“Houston is an incredibly rich art community, and to the best of my knowledge, art and alternative art has never been heavily included into an event that has included both music and comedy,” Price says. “The art is the last element that we will add as we continue to grow. We thought it was important to have, other than just the really killer local artists displaying their work, but to have the experiences.”

Other experiences at HWF include a Ferris wheel, bungee jump and skaters’ half-pipe. But even with all that going on, one of the festival's strongest elements is its lineup of local acts. Roughly half of its overall music roster, it’s at least as eclectic as the visiting performers, and probably more so. Here are wildly different rappers Lil’ Flip, Fat Tony, Guilla and B L A C K I E, as well as ska veterans the Suspects and punk true believers Dead to the World; the hard-rocking thelastplaceyoulook, To Whom It May and We Were Wolves; and the avant-garde stylings of Black Kite, Auto Fellatio Dreams and MNYNMS.

There’s plenty more where that came from — Say Girl Say, Second Lovers, Bang Bangz, DJs Damon Allen and Fredster, Gio Chamba, Def Perception, Dead Rabbits and so forth. Better yet, instead of the minimal small-venue production rig they usually get, many will be performing with the benefits of full festival-strength light and sound.

“All those acts have something — they’re special, they’re freakin’ amazing, so it provides a platform for them to further promote themselves,” Price says. “We were very careful who we selected for it. I’m very proud of the local acts we have involved with it.”

Of course, a festival could have music, comedy and art, plus a dozen Ferris wheels and a troupe of French mimes and it wouldn’t matter if ticket prices were too high, a pretty common complaint nowadays. Comparatively, HWF’s general-admission walkup rates are a reasonable $35 single-day and $55 weekend pass, but those looking to spend more money certainly have that option as well: The VIP area is decked out to resemble the Astrodome, down to the authentic Astroturf and rainbow seats.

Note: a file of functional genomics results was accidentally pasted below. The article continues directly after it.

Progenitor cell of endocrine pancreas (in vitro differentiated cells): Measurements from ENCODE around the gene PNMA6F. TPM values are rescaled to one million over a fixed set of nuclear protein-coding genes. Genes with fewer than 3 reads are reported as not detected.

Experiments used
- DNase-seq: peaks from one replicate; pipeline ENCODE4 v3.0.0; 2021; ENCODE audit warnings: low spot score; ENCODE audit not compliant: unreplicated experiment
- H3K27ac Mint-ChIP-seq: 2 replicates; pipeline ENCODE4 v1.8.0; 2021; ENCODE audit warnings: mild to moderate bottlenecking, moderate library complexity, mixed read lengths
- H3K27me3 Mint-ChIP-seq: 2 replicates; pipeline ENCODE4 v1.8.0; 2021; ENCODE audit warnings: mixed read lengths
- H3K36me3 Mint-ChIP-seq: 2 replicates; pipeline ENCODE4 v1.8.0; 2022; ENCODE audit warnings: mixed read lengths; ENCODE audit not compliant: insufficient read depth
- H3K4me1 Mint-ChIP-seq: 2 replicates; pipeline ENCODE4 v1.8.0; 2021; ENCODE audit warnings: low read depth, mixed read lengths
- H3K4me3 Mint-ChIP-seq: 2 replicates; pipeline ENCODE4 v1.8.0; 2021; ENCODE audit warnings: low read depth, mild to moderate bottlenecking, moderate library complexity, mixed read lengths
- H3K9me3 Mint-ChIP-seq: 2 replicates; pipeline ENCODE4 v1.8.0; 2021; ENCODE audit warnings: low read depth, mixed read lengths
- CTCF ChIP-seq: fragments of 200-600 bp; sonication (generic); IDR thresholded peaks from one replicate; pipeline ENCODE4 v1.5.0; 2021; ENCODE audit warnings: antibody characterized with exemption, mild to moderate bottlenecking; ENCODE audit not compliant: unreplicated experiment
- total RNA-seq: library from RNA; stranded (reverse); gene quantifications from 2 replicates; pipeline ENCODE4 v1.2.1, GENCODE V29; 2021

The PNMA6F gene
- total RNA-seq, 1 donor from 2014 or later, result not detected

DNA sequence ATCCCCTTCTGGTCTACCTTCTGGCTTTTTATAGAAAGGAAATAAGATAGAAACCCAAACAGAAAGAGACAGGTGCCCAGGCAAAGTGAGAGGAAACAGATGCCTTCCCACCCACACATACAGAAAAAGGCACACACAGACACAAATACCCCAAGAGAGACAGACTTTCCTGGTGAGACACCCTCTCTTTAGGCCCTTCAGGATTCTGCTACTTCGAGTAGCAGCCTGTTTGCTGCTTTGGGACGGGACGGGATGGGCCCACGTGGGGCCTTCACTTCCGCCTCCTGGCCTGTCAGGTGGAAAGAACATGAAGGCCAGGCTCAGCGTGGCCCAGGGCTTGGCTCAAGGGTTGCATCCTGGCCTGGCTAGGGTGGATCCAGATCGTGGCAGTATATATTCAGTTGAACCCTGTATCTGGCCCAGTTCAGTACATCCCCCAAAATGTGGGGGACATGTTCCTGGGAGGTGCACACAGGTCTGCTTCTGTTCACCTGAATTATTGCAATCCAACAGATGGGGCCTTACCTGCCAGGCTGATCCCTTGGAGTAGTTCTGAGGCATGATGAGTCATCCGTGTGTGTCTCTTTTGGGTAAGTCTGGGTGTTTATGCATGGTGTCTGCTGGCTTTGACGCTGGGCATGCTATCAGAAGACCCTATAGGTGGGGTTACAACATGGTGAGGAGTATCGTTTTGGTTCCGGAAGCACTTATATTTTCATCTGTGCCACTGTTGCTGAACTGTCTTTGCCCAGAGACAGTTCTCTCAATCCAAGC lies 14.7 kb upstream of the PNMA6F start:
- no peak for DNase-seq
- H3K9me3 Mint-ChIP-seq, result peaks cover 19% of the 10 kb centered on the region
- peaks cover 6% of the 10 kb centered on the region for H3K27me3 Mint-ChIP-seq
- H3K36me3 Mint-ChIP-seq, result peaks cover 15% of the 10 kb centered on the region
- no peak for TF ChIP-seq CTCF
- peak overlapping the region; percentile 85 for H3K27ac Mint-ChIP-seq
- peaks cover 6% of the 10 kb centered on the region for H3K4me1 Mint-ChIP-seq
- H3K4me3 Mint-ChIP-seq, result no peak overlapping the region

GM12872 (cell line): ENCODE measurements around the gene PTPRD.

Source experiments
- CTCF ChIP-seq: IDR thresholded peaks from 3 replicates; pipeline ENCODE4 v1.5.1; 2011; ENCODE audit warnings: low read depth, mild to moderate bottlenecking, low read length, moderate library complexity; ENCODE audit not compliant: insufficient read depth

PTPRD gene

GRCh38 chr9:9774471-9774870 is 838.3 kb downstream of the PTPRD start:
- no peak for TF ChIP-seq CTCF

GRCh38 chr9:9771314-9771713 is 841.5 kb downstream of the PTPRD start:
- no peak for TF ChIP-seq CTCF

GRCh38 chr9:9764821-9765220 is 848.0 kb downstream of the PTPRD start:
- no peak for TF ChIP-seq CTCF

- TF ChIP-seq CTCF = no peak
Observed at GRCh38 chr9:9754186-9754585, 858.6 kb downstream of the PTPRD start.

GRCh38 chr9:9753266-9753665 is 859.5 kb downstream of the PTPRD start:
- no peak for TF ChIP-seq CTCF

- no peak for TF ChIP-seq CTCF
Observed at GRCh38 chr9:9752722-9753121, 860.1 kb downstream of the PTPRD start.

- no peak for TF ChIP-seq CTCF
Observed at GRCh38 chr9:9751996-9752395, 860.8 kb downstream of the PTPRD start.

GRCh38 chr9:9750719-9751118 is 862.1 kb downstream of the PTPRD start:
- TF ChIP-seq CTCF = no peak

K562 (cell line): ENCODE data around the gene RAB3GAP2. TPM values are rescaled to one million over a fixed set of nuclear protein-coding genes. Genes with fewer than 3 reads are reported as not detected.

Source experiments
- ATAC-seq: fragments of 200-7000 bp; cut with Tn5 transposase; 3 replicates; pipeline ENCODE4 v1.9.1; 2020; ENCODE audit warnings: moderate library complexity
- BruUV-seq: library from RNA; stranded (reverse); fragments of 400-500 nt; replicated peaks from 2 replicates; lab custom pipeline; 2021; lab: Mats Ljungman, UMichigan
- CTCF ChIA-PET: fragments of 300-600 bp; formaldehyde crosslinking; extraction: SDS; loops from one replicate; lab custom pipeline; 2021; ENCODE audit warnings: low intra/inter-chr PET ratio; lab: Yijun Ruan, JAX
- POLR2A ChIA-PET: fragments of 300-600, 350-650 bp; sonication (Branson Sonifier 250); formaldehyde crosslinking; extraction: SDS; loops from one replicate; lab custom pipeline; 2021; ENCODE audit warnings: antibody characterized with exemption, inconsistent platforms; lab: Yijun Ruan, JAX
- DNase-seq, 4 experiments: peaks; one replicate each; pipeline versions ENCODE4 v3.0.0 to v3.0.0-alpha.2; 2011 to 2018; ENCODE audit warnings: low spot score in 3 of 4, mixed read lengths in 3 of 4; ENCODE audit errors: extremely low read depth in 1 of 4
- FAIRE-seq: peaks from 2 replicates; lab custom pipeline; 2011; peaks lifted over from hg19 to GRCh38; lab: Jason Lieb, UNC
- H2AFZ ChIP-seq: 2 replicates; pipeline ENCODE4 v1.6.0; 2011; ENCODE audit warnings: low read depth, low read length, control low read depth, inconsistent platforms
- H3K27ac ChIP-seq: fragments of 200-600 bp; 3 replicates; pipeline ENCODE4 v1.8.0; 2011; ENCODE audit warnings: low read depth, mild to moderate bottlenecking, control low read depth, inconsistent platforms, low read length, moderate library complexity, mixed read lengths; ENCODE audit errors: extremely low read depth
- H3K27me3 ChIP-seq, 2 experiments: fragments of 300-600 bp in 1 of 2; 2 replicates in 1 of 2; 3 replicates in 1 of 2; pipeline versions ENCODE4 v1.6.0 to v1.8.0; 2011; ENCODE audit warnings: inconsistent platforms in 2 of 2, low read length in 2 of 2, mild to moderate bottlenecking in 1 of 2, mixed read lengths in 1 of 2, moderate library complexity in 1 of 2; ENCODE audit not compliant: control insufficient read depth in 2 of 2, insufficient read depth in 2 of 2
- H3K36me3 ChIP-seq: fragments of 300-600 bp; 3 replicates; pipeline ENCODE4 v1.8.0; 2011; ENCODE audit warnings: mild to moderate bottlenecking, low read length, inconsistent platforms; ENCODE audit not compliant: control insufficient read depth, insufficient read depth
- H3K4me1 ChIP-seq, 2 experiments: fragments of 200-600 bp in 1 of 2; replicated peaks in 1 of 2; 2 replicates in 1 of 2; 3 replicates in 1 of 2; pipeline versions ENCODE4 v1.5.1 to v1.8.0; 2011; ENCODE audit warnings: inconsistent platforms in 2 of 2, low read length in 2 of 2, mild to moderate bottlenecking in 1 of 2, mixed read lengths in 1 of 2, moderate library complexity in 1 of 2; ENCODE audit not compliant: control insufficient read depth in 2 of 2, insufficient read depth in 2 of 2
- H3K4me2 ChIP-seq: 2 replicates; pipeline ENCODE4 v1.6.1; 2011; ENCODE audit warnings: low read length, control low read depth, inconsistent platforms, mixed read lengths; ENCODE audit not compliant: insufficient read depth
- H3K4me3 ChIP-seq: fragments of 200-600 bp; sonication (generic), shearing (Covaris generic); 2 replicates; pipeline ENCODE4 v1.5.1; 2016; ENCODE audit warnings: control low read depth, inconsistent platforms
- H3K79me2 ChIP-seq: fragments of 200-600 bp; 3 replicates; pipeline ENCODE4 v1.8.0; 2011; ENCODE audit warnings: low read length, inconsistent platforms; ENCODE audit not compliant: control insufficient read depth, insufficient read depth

Price says he thinks HWF is now in year “one and a half,” part of a five-year timeline he hopes will culminate with acts playing inside the adjacent BBVA Compass Stadium on top of the existing festival. This weekend, his goal is to slip away for a few minutes to enjoy a view that to him represents how cool the fest could ultimately become.

“I’m personally looking forward to no matter how busy I am, I’m going to take a ride in that Ferris wheel, and I’m going to look down and see the laser lights of Ghostland Observatory, and sort of have a couple of minutes to myself just to kind of take that in,” Price says. “I think that’s going to be special.”

Houston Whatever Fest rolls out the Ferris wheel this Saturday and Sunday in the streets around Warehouse Live, 813 St. Emanuel. See for ticket information and more details.
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Chris Gray has been Music Editor for the Houston Press since 2008. He is the proud father of a Beatles-loving toddler named Oliver.
Contact: Chris Gray